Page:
• Stoneridge Investment Partners, LLC v. Scientific-Atlanta, Inc., et. al.
  • February 19, 2008
  • Law Firm: Gordon & Rees LLP - San Francisco Office
  • In a case which many are calling the most important securities fraud case in years, the United States Supreme Court held on January 15, 2008 that a Section 10(b) private right of action does not reach parties who merely "aid and abet" a public corporation's Section 10(b) securities fraud violation. In affirming the judgment of the United States Court of Appeals for the Eighth Circuit, the Supreme Court emphasized that in order to bring a Section 10(b) private right of action, a plaintiff must be able to prove reliance upon a material misrepresentation or omission by the defendant.

     Alleging losses after purchasing Charter Communications, Inc. common stock, petitioner Stoneridge, a shareholder, filed suit under Section 10(b) of the Securities Exchange Act of 1934 and Securities Exchange Commission ("SEC") Rule 10b-5. Section 10(b) makes it unlawful, directly or indirectly, "[t]o use or employ, in connection with the purchase or sale of any security… any manipulative or deceptive device or contrivance in contravention" of SEC rules promulgated pursuant to that section. In addition, SEC Rule 10b-5 prohibits the employment of "any device, scheme or artifice to defraud" and makes it unlawful to "engage in any act, practice or course of business which operates or would operate as a fraud or deceit upon any person."

     Stoneridge claimed that Charter and two of its vendors, Scientific-Atlanta and Motorola, engaged in a "scheme to defraud" by entering into sham transactions that improperly inflated Charter's reported revenues and cash flow. Specifically, the two vendors agreed that Charter would overpay them $20 for each cable set top box purchased, with the understanding that the vendors would then return the overpayment to Charter by purchasing advertising at a price higher than fair value. According to the suit, the two vendors entered into the sham transactions knowing that Charter intended to account for them improperly. Stoneridge alleged that by participating in these transactions, the vendors violated Section 10(b) and SEC Rule 10b-5.

    The Eighth Circuit held that Stoneridge's allegations were insufficient to state a Section 10(b) securities fraud claim against the vendors. In upholding the district court's dismissal of petitioner's claims against the vendors, the Eighth Circuit found that the vendors could at most be accused of aiding and abetting Charter's improper accounting statements, and that claims against anyone who simply "aids and abets" corporate fraud are barred under a Section 10(b) private cause of action. The Eighth Circuit emphasized that the vendors did not make any false public statements on which Stoneridge relied, were not involved in the preparation of Charter's allegedly misleading financial statements, and did not owe any duty to Charter's investors.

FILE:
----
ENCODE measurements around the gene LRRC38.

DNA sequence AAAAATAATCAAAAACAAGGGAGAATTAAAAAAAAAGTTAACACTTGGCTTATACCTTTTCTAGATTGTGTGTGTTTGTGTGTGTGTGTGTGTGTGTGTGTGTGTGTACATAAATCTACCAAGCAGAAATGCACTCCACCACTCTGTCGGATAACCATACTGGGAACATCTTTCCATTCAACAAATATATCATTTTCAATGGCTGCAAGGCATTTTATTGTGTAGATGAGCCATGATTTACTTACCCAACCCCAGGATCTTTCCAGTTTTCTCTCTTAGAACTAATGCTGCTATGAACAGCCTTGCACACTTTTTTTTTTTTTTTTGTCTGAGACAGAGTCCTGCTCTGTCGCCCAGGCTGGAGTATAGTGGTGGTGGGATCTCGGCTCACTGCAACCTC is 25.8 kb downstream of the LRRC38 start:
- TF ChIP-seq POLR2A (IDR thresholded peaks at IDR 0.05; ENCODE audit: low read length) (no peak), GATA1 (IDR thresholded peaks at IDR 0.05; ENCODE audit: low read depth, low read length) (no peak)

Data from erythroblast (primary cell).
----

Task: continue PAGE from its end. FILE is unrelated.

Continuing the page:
The question presented before the Supreme Court was whether an injured investor could bring a Section 10(b) action to recover from a party that neither makes a public misstatement nor violates a duty to disclose, but who does participate in a scheme to violate Section 10(b). In affirming the judgment of the Eighth Circuit, the Supreme Court held that a Section 10(b) private right of action does not extend to parties who "aid and abet" a Section 10(b) violation.1 The Supreme Court emphasized that in order to establish Section 10(b) liability, a plaintiff must prove reliance upon a material misrepresentation or omission by the defendant. Since Stoneridge did not rely upon the vendors' statements or representations, the requisite reliance could not be shown, and therefore, vendors had no liability under Section 10(b).

    Invoking what some courts call "scheme liability," Stoneridge argued that it did in fact rely on the vendors' deceptive acts, claiming that the misleading financial statement that Charter released to the public was a natural and expected consequence of the vendors' deceptive acts. This causal link, Stoneridge argued, was sufficient to presume it relied on the vendors' actions. The Supreme Court disagreed, opining that without limitations on the concept of reliance, potential liability would reach the whole marketplace in which a corporation does business. Furthermore, such an expansive definition of reliance would allow plaintiffs with weak claims to extort settlements from innocent companies and raise the cost of being a publicly traded company under U.S. law. 

    The Supreme Court's Opinion was a 5-3 decision that split among conservative-liberal lines, with Justice Breyer taking no part in the consideration or decision of the case.

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    1The Supreme Court noted that aiding and abetting liability is authorized in actions brought by the SEC, but not by private parties.